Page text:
HC Deb 24 July 1840 vol 55 cc973-4

A vote of 173,442l. was then proposed towards defraying the expenses of the Expedition to China.

Mr. Goulburn

wished to know the exact proportion of this expense to be borne by the East India Company and this country. He did not think that the sum now proposed would do more than pay the amount of tonnage employed for the conveyance of troops from India to China.

Sir J. Graham

understood that shipping to the extent of 3,500 tons had been taken up from Bengal, and 3,149 tons from Madras, which would probably cost about 100,000l. for six months: he also wished to know how the estimate had been framed.

The Chancellor of the Exchequer

said, the arrangement which had been made with the East India Company was, that this country should pay the extra expenses of the expedition. A confidential communication had been received by the East India Company from Lord Auckland, which was the basis of his estimate. Another estimate was forwarded to him by the East India Company, which came very nearly to that of Lord Auckland. But such estimates must necessarily on all occasions be loose. With respect to tonnage, it was impossible for him to do more than state the expense already incurred, and the rate at which it was estimated to be carried on. The estimate had been sent over to this country by Lord Auckland.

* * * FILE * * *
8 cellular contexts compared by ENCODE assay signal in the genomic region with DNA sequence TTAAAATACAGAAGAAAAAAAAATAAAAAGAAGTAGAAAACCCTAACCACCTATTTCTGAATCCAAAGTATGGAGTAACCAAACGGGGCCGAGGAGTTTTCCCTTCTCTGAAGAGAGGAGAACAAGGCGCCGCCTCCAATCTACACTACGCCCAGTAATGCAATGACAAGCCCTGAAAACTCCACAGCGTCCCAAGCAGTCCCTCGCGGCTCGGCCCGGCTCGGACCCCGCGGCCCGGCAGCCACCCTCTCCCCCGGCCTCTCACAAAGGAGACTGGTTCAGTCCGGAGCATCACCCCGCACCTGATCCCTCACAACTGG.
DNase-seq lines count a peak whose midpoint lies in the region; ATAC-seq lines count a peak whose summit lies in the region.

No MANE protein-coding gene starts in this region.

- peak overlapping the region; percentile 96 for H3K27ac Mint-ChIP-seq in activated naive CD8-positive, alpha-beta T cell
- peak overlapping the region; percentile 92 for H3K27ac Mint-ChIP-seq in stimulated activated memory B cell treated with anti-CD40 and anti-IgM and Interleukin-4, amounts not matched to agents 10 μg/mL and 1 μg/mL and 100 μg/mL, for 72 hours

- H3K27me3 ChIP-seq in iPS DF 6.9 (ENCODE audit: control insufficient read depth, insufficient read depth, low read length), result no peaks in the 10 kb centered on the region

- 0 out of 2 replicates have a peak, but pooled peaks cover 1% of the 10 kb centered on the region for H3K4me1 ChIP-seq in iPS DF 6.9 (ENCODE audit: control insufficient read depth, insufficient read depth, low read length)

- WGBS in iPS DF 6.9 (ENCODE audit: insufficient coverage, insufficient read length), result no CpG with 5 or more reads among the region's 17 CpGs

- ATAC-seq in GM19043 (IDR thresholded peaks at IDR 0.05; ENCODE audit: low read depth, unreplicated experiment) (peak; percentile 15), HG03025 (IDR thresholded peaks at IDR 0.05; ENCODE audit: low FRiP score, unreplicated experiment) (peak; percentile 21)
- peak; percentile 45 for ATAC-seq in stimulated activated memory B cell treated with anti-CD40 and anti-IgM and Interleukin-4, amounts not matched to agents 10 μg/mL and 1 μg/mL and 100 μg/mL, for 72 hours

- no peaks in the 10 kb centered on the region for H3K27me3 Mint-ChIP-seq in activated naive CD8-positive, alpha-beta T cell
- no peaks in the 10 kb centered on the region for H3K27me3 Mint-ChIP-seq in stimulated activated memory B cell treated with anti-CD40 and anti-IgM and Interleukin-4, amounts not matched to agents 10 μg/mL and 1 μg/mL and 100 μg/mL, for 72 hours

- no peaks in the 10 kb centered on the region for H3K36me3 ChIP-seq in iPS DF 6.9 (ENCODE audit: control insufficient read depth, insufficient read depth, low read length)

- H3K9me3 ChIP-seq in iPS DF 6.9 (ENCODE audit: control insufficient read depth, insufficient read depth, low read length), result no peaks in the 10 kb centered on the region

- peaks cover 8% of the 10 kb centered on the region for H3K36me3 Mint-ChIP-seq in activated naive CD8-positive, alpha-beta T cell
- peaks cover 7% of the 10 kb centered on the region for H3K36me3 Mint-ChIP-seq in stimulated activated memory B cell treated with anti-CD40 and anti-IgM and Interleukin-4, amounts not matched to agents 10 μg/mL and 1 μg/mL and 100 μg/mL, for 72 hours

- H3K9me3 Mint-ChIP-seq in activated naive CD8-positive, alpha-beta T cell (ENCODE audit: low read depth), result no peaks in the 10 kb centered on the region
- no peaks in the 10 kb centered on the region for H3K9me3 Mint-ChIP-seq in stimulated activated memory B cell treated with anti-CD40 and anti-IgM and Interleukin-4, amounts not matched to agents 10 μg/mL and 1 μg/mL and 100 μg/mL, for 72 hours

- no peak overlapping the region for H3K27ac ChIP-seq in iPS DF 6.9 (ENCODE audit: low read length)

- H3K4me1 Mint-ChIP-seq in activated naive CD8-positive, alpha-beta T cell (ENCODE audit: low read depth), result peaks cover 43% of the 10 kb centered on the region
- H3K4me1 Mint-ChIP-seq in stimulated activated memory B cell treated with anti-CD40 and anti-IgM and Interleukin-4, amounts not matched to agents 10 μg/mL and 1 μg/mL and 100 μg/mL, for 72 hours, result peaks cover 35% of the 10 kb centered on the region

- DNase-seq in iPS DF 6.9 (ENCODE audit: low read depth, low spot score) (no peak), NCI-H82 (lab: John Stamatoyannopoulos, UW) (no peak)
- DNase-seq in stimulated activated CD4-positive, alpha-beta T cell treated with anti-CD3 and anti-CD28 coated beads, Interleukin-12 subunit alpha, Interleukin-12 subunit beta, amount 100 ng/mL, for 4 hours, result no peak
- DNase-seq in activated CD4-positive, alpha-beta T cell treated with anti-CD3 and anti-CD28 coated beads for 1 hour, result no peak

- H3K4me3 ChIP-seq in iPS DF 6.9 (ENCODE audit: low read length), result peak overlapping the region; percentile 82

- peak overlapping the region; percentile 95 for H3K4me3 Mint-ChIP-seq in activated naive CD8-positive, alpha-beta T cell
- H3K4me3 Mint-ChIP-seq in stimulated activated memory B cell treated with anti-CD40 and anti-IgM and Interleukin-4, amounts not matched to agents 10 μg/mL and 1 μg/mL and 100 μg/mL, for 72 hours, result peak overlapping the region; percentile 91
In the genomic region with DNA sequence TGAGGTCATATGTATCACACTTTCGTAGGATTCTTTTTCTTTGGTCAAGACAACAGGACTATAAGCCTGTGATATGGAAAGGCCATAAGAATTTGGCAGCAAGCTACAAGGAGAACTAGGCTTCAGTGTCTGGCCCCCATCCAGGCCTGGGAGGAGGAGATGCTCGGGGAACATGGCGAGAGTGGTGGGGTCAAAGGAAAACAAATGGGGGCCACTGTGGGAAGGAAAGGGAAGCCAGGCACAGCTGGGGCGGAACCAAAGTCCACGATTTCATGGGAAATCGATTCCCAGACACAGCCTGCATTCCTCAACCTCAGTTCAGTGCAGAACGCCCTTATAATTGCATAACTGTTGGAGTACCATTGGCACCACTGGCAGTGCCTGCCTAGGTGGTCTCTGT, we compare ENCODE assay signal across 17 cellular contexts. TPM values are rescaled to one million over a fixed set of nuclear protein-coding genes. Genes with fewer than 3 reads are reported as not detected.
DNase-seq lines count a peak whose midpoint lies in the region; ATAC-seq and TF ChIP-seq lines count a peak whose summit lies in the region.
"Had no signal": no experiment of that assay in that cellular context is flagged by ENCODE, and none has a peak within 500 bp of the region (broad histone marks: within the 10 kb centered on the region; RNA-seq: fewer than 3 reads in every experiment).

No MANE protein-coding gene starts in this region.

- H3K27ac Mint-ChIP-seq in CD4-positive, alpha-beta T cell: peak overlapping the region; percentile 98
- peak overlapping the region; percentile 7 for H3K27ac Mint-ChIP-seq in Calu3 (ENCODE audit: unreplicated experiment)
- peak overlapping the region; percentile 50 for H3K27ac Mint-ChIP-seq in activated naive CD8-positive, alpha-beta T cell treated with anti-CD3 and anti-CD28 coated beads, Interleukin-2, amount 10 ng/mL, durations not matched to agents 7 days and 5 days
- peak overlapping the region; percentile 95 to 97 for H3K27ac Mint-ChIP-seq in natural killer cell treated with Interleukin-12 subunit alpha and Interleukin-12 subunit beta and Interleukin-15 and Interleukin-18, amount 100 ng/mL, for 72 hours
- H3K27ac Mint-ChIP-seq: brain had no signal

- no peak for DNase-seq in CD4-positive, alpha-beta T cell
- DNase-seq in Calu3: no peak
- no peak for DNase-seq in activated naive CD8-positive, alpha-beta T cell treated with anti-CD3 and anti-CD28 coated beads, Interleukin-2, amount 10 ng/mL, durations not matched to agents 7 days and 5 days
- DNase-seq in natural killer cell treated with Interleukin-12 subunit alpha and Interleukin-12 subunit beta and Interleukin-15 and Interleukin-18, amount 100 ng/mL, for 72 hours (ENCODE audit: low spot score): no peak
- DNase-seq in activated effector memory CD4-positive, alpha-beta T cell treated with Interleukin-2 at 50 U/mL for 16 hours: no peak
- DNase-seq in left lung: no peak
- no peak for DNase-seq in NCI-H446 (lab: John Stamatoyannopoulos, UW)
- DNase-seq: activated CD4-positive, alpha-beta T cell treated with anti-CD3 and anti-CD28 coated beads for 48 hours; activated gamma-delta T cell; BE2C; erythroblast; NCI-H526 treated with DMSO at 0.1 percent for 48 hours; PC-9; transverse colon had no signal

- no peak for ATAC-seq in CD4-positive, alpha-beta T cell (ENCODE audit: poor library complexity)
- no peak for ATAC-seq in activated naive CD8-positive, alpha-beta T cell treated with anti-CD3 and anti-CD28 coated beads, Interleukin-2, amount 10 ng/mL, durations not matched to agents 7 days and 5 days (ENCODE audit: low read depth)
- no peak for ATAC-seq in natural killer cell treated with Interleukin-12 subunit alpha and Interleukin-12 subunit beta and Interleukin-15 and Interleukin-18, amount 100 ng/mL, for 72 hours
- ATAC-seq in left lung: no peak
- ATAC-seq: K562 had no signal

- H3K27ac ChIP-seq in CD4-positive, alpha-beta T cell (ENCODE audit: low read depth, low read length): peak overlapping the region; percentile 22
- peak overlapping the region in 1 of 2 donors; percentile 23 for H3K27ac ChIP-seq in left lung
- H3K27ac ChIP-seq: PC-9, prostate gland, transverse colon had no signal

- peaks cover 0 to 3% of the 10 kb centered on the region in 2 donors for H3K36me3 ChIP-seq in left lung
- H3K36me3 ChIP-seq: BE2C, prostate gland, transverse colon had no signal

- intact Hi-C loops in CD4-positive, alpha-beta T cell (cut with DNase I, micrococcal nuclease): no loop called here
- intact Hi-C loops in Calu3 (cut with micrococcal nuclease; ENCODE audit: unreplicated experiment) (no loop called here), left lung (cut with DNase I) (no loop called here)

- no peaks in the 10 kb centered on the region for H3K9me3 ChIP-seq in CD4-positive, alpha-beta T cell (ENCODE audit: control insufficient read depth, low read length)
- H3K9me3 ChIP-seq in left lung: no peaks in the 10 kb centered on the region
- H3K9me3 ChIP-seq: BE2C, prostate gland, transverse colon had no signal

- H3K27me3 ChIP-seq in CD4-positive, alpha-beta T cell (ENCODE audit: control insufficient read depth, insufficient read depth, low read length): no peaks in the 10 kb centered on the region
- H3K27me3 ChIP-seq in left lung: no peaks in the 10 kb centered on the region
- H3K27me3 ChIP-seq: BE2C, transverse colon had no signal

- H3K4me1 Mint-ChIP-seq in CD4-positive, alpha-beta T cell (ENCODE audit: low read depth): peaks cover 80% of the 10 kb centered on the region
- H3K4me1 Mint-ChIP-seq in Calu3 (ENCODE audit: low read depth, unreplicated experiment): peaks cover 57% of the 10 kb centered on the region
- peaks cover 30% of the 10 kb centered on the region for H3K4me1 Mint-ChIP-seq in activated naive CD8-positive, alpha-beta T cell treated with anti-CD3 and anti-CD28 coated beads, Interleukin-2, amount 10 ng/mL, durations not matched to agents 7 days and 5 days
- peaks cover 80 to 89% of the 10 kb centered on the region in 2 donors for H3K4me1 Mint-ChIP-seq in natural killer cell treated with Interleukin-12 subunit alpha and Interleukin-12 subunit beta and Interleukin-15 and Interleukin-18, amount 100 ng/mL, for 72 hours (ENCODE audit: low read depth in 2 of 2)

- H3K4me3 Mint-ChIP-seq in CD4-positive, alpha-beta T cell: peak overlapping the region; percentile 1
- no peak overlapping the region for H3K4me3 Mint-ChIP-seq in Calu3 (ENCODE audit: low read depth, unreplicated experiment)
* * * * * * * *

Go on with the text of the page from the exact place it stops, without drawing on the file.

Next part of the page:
Sir J. Hobhouse

said the estimate, which was certainly a very rough one, had been sent home by the Governor-general of India, and certain amount of tonnage had been taken up for the conveyance of troops, and the question was how much money the country should be asked to pay in the present year. There had been some little difficulty upon that point; but whatever deficiency there might be, he hoped there would be no difficulty in making it up when the accounts should be finally laid before Parliament. The Governor-general was to keep a separate account of every extra charge. That account was not to extend to the pay of the Queen's troops, nor to ordinary pay of the troops belonging to the East India Company, but only to the expenses incurred by the extra services arising out of this expedition. The Governor-general had sent over the present estimate in compliance with orders sent to him in October last, and though it was a rough one, he believed that it would be found, upon the whole, a fair one.

Vote agreed to.